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Edward Próchniak (Polish pronunciation: [ˈɛdvart ˈpruxɲak]; 4 December 1888 in Puławy – 21 August 1937) was a leading Polish communist purged by Stalin.

He joined the Social Democracy of the Kingdom of Poland and Lithuania in 1903. After the Russian Revolution he headed a department in the Polish Commissariat of the People's Commissariat for Nationalities in Russia and was a member of the Polish Section of the Bolshevik Party. From 1921 to 1924 he represented the Communist Party of Poland (KPP) Central Committee on the executive of the Communist International, and was a member of the Comintern executive 1922–37, and of its Presidium in 1925–30.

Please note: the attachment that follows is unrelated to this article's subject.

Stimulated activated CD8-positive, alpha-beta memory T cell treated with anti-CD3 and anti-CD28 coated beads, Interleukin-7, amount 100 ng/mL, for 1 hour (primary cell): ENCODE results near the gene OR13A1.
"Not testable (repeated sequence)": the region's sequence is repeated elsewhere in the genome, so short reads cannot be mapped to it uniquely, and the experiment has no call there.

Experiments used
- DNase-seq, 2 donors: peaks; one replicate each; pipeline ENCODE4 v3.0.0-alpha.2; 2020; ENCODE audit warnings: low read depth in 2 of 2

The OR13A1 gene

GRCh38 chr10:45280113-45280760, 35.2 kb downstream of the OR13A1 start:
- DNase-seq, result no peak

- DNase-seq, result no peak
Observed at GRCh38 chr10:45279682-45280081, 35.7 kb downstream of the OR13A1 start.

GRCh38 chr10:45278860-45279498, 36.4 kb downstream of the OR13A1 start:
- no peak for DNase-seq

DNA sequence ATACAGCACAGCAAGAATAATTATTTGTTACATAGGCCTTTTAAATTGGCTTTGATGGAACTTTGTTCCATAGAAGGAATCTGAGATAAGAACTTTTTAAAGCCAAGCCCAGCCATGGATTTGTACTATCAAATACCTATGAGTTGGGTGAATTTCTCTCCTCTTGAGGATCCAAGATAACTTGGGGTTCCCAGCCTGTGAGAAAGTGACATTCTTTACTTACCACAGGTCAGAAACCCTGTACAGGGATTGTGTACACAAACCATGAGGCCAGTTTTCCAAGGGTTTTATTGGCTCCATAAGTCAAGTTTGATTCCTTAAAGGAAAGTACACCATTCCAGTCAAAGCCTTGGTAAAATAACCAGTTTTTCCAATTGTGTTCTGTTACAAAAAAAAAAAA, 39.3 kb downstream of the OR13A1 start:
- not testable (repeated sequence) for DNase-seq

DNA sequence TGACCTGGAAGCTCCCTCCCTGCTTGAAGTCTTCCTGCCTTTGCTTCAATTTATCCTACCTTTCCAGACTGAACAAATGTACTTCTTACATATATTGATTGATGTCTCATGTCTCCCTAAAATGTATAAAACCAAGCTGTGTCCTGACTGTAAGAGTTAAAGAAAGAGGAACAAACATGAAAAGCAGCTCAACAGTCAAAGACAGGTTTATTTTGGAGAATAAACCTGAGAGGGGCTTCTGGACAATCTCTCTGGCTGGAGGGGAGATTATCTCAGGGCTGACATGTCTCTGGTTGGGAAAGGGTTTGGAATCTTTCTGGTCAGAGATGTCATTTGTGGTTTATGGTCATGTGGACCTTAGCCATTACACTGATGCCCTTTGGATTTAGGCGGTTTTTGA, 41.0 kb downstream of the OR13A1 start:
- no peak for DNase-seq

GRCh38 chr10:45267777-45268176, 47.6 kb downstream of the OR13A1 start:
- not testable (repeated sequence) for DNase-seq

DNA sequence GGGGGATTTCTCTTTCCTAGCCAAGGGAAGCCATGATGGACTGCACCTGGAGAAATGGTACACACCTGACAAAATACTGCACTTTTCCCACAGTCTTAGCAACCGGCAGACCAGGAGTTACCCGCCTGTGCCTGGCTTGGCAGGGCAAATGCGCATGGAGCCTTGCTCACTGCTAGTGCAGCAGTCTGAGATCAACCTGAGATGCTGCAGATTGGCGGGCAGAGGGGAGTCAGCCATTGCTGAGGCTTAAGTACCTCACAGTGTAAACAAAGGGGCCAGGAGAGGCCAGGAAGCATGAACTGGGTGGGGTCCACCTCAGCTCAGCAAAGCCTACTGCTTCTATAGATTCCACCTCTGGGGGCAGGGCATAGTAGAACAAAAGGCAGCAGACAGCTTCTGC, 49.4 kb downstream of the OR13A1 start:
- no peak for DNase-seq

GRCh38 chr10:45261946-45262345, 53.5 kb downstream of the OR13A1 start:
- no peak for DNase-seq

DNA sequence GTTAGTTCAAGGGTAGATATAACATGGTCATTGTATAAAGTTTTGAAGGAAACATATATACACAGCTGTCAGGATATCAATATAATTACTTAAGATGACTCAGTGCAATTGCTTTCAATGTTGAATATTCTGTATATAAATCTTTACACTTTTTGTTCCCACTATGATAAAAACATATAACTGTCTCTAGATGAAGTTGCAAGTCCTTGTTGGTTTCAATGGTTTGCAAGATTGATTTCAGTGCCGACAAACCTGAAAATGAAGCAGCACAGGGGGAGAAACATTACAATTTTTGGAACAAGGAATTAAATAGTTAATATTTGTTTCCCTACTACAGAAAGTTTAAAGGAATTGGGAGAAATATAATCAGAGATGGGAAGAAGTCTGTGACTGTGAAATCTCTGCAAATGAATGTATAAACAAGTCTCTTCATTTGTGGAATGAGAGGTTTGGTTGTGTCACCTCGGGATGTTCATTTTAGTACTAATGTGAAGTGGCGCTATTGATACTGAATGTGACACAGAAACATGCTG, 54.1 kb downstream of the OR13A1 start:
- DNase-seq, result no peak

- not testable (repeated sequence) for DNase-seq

As a member of the politburo of the KPP in 1936–37, Próchniak was summoned from Paris to Moscow in July 1937 and arrested on 8 July 1937 by the NKVD. He was imprisoned initially in the Lubyanka prison, and then interrogated in Butyrek, where he had been a prisoner in Czarist times. Despite severe torture, he allegedly denied accusations of being an agent of the Polish Military Organization (POW). Próchniak was sentenced to death on 21 August 1937 and shot the same day. He was posthumously rehabilitated on 7 May 1955.[1]


  1. ^ "Жертвы политического террора в СССР". Retrieved 2013-06-12.